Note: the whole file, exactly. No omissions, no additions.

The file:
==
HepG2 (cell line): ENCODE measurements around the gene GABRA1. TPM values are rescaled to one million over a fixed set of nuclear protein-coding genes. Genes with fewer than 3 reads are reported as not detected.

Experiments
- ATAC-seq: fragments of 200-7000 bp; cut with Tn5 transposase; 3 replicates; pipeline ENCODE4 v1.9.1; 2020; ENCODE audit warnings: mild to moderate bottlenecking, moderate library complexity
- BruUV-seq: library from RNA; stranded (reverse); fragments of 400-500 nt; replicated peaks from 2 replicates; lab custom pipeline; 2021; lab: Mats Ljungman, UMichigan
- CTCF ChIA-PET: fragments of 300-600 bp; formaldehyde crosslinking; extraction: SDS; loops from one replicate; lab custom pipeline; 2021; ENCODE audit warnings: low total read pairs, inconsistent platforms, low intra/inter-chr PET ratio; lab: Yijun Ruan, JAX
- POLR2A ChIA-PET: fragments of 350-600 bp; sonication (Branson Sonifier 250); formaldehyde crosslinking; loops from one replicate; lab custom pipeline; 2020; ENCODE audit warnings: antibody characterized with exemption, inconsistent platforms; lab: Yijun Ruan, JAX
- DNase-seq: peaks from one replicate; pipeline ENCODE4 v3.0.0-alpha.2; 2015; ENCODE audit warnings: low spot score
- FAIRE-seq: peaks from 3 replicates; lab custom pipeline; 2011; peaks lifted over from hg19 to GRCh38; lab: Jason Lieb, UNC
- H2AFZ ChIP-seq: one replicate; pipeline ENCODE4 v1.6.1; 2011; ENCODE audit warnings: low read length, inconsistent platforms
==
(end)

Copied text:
HepG2 (cell line): ENCODE measurements around the gene GABRA1. TPM values are rescaled to one million over a fixed set of nuclear protein-coding genes. Genes with fewer than 3 reads are reported as not detected.

Experiments
- ATAC-seq: fragments of 200-7000 bp; cut with Tn5 transposase; 3 replicates; pipeline ENCODE4 v1.9.1; 2020; ENCODE audit warnings: mild to moderate bottlenecking, moderate library complexity
- BruUV-seq: library from RNA; stranded (reverse); fragments of 400-500 nt; replicated peaks from 2 replicates; lab custom pipeline; 2021; lab: Mats Ljungman, UMichigan
- CTCF ChIA-PET: fragments of 300-600 bp; formaldehyde crosslinking; extraction: SDS; loops from one replicate; lab custom pipeline; 2021; ENCODE audit warnings: low total read pairs, inconsistent platforms, low intra/inter-chr PET ratio; lab: Yijun Ruan, JAX
- POLR2A ChIA-PET: fragments of 350-600 bp; sonication (Branson Sonifier 250); formaldehyde crosslinking; loops from one replicate; lab custom pipeline; 2020; ENCODE audit warnings: antibody characterized with exemption, inconsistent platforms; lab: Yijun Ruan, JAX
- DNase-seq: peaks from one replicate; pipeline ENCODE4 v3.0.0-alpha.2; 2015; ENCODE audit warnings: low spot score
- FAIRE-seq: peaks from 3 replicates; lab custom pipeline; 2011; peaks lifted over from hg19 to GRCh38; lab: Jason Lieb, UNC
- H2AFZ ChIP-seq: one replicate; pipeline ENCODE4 v1.6.1; 2011; ENCODE audit warnings: low read length, inconsistent platforms